State of the Game—October 2, 2006
Reviving Necromancers for GvG
by Adam Sunstrom
Special note: Each State of the Game article presents the opinions and insights of one game observer. These observations are personal in nature and do not reflect the opinions of ArenaNet. While ArenaNet does review each State of the Game article to assure that it offers content that is respectful of all players, we intend to allow our reporters the freedom to inject some personal opinion into descriptions of the current atmosphere of competitive play in Guild Wars, and to express views based on their experience and observation.
Necromancers are one of the most popular PvE classes in Guild Wars, and a minion master is a given part of any serious PvE group. Yet, up until this point, Necromancer builds have been the least common in top level GvG play by a longshot. So why is it that the Necromancer has been the least popular class in PvP to this point? In this article I'll explain my theory, and discuss the strengths and weaknesses of the class.
So far in the metagame, there have been a couple of successful GvG builds centered on Necromancers.
In the second season of the Guild Wars Factions Championship, Esoteric Warriors reanimated an old Necromancer spike build, using Feast of Corruption in tandem with Hexes like Suffering and following up with Desecrate Enchantments. To prevent a counter-spike, they completely jettisoned Monk support in favor of two Ritualists with Shelter. Additionally, the Ritualist Spirits ensured a reliable Energy flow for any Necromancers with Soul Reaping. Since then, Soul Reaping was nerfed to return half Energy on the death of a Spirit, so this spike combo became less effective with Necros not getting as much Energy. This change to Soul Reaping also had a large impact in Heroes' Ascent, where Rangers and Ritualists brought lots of Spirits with the side-effect of fueling Necro primaries with constant Energy.
Feast of Corruption
Feast of Corruption [Elite]
Necromancer - Curses - Spell
Spell. Target foe and all adjacent foes are struck for 16..80 shadow damage. You steal up to 8..40 Health from each struck foe who is suffering from a Hex.
Another popular combination that enjoyed brief popularity and relied heavily on Necromancers was the Soul Barbs/Recurring Insecurity (SB/RI) spike. This one depended on a mechanic that caused Soul Barbs to trigger twice when a target Hexed with Recurring Insecurity was Hexed again. It eventually got nerfed. Recurring Insecurity had its duration reduced, giving a smaller available window in which to kill a target. The spike still worked, but the lower frequency meant that teams had to find other ways to kill their targets while Recurring Insecurity recharged. This proved too difficult for most of the SB/RI spikers, although some successfully brought more than one copy of RI.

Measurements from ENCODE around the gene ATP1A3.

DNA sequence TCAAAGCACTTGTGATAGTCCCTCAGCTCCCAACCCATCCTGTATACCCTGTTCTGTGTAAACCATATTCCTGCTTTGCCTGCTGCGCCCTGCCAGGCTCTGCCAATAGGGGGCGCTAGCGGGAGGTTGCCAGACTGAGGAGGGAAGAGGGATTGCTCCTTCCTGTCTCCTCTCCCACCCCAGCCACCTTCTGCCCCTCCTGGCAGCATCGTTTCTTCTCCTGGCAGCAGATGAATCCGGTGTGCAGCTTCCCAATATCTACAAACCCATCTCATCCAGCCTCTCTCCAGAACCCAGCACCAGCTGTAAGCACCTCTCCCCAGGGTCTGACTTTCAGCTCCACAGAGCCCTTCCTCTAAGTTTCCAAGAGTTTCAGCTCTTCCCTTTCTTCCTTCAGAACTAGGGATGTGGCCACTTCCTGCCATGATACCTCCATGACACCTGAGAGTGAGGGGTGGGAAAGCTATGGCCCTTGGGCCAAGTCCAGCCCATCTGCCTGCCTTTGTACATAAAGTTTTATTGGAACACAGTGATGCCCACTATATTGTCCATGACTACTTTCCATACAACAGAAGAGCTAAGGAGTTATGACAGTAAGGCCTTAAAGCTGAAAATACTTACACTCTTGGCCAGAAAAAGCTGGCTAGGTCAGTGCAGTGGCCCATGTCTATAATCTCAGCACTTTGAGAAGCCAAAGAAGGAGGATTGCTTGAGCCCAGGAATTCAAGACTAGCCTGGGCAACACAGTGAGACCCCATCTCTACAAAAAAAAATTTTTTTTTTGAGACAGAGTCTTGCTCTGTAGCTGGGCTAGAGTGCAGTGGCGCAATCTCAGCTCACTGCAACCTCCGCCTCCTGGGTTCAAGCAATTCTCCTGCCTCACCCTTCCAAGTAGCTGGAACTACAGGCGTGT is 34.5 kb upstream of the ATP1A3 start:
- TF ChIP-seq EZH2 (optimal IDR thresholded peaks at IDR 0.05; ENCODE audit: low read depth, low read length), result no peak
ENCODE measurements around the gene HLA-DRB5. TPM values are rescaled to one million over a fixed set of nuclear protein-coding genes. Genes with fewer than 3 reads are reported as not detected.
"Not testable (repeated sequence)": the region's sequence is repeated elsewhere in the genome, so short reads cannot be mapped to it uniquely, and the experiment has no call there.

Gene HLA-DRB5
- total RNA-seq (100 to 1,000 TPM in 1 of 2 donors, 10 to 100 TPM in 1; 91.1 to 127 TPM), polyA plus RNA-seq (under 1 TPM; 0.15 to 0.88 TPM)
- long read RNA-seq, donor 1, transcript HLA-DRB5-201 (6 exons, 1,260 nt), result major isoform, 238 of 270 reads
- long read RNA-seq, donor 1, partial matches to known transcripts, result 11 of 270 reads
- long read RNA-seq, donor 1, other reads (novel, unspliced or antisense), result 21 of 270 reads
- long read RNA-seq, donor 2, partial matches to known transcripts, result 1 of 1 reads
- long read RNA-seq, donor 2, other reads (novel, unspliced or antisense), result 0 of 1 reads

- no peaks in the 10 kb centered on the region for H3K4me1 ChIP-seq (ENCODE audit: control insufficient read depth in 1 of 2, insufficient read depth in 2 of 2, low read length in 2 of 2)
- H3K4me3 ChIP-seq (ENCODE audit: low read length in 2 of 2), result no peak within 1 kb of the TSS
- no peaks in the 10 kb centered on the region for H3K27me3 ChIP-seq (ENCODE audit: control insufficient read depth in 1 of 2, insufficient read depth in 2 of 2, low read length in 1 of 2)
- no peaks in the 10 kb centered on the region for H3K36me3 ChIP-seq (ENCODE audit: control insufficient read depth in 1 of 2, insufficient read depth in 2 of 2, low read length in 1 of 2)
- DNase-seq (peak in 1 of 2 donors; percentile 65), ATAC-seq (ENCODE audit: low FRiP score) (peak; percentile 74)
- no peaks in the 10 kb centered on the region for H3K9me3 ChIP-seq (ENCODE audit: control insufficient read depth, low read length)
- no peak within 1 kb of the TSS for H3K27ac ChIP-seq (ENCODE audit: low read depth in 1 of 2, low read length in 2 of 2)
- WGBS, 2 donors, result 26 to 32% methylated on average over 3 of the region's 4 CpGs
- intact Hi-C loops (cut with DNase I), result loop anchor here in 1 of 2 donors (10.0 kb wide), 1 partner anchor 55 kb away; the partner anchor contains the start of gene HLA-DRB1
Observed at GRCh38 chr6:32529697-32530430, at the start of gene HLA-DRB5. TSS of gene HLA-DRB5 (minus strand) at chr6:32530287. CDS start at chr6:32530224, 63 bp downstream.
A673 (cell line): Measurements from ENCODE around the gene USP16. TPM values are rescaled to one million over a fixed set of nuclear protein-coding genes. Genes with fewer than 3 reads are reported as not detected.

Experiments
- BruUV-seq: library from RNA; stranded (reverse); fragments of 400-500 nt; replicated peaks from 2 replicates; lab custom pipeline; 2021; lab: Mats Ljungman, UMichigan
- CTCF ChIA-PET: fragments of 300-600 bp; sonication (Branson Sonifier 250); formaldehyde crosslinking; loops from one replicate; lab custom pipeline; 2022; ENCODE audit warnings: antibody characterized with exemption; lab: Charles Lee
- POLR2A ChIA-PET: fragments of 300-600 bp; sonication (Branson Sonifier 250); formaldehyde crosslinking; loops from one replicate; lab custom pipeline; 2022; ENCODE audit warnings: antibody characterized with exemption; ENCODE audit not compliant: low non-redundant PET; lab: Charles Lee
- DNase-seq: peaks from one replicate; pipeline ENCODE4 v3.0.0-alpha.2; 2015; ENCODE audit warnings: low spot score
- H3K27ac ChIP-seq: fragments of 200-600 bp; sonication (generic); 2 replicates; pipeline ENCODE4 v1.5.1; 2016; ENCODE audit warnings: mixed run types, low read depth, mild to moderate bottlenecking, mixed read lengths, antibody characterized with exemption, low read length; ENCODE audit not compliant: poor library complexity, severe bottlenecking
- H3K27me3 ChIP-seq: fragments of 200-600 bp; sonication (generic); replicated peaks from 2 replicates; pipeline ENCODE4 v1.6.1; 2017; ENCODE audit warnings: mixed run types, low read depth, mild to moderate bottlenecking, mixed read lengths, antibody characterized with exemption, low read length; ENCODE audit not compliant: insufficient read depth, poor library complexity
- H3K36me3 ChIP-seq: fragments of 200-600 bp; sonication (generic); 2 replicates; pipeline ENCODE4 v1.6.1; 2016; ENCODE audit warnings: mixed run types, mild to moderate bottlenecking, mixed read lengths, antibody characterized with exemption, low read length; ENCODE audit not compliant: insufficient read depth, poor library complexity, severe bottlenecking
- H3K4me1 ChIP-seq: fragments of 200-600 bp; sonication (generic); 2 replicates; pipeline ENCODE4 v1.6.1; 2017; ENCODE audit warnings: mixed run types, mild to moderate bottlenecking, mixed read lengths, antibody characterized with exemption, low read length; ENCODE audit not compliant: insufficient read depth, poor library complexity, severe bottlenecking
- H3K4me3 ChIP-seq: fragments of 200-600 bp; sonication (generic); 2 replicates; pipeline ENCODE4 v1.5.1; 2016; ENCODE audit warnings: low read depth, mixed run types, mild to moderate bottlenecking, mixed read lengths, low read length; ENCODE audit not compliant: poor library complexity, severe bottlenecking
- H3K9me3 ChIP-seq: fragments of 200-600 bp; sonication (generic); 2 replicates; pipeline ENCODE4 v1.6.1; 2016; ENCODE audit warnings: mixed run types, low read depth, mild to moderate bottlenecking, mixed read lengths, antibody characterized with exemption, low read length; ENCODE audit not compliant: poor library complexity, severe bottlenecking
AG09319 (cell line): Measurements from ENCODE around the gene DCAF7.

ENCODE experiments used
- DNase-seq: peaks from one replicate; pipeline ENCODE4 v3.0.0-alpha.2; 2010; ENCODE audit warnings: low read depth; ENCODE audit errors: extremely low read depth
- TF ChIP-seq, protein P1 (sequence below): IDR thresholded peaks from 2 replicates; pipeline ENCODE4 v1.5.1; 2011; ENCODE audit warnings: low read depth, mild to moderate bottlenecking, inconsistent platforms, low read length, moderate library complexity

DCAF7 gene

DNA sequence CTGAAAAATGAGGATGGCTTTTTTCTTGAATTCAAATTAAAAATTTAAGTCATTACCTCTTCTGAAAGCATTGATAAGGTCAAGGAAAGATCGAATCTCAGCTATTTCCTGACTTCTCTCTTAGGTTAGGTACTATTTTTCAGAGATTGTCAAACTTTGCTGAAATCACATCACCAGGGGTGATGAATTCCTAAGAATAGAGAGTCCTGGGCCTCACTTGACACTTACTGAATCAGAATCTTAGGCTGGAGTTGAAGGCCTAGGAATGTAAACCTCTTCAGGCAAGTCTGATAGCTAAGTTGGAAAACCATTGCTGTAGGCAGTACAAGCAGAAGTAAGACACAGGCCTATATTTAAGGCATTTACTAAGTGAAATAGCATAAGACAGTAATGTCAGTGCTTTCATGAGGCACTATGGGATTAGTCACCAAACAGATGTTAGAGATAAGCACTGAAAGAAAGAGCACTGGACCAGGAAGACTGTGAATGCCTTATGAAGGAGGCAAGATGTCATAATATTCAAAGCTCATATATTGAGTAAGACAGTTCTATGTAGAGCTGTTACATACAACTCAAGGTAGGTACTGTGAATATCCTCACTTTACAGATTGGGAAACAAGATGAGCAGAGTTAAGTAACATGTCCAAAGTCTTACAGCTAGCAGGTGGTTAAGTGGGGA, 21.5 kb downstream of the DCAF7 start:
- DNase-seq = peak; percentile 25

A type of Necromancer still common today in both GvG and Heroes' Ascent is the Tainted Flesh Necro. Usually run in conjunction with a Warrior train, this Necro specs high in Death Magic and keeps the entire team covered with Tainted Flesh. Other popular skills to run on this build are Putrid Explosion, Rotting Flesh, and various wells. This started out as a component of the infamous IWAY build, but has since been used with success in many other builds.
Tainted Flesh [Elite]
Necromancer - Death Magic - Enchantment Spell
Enchantment Spell. For 20..44 seconds, target ally is immune to disease, and anyone striking that ally in melee becomes Diseased for 3..15 seconds.
In the Ranger spike builds that dominated before the release of Factions, Necromancers were a given component as a damage enhancing support character, spamming Order of Pain and Order of the Vampire during spikes. When Order of the Vampire got a change to no longer stack its effect with other Necromancer Enchantments, including Order of Pain, Ranger spike builds suddenly lost a substantial amount of damage. It became much harder to spike effectively without the stacking Necro damage, and while a few teams managed to attain the level of coordinated precision and control necessary to get kills and win matches, Ranger spike fell by the wayside for most people.